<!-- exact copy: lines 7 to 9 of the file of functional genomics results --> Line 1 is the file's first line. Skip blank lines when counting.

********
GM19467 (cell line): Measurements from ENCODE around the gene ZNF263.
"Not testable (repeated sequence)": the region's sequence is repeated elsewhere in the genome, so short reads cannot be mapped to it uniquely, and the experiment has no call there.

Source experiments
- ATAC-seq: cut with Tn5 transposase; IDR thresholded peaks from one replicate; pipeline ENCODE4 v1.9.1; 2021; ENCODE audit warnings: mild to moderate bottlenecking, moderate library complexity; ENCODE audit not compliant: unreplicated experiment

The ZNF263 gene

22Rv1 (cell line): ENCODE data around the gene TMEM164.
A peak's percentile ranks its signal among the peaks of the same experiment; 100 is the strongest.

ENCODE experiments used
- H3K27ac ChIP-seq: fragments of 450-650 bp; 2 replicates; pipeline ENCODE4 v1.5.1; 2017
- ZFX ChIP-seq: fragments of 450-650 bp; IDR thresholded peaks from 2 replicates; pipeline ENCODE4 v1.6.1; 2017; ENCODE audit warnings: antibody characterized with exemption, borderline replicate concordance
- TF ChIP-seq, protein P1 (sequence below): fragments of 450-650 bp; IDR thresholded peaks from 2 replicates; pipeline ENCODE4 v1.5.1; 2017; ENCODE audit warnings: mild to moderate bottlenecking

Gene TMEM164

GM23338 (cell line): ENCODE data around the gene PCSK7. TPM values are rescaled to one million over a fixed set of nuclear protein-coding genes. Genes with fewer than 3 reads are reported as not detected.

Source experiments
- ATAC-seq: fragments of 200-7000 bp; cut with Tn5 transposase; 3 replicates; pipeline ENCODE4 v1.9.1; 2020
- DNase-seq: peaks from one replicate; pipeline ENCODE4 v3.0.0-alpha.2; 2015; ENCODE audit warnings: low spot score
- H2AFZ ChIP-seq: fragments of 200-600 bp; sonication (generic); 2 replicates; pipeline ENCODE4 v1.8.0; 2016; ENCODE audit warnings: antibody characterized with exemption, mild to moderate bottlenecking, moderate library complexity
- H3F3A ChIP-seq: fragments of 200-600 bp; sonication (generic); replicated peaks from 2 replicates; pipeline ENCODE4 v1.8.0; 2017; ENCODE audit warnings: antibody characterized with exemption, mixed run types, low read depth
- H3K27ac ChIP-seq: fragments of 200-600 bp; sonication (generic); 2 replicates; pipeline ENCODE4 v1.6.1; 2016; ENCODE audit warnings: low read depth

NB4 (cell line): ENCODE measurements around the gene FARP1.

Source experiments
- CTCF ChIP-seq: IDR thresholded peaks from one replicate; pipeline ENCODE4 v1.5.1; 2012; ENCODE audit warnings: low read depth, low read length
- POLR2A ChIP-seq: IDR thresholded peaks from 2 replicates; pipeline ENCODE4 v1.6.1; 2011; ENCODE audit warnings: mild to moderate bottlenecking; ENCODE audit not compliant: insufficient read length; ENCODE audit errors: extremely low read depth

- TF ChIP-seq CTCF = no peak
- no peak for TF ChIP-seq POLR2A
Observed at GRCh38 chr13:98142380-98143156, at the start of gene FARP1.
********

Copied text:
A peak's percentile ranks its signal among the peaks of the same experiment; 100 is the strongest.

ENCODE experiments used
- H3K27ac ChIP-seq: fragments of 450-650 bp; 2 replicates; pipeline ENCODE4 v1.5.1; 2017